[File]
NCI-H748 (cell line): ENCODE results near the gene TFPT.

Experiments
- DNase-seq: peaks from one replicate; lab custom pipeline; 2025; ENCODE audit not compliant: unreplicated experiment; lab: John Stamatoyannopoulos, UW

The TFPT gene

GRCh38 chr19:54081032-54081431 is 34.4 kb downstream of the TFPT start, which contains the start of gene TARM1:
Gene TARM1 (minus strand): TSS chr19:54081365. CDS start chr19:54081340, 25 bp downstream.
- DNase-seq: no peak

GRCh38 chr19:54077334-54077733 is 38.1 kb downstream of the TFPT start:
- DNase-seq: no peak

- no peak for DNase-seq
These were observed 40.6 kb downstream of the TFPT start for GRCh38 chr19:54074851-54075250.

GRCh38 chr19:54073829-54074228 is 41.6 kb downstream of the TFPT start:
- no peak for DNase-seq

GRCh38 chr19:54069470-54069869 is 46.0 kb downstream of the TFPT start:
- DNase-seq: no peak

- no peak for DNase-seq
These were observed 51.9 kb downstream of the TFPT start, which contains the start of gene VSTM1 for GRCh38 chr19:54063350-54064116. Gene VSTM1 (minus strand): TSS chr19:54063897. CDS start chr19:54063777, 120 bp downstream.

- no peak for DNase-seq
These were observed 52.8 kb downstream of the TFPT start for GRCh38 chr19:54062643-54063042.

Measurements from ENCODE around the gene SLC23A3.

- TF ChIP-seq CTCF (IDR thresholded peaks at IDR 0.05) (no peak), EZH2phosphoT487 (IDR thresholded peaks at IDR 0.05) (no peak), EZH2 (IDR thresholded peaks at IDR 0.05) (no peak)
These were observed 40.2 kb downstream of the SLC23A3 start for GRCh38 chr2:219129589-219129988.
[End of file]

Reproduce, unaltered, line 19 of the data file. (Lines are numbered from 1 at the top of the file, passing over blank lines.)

These were observed 52.8 kb downstream of the TFPT start for GRCh38 chr19:54062643-54063042.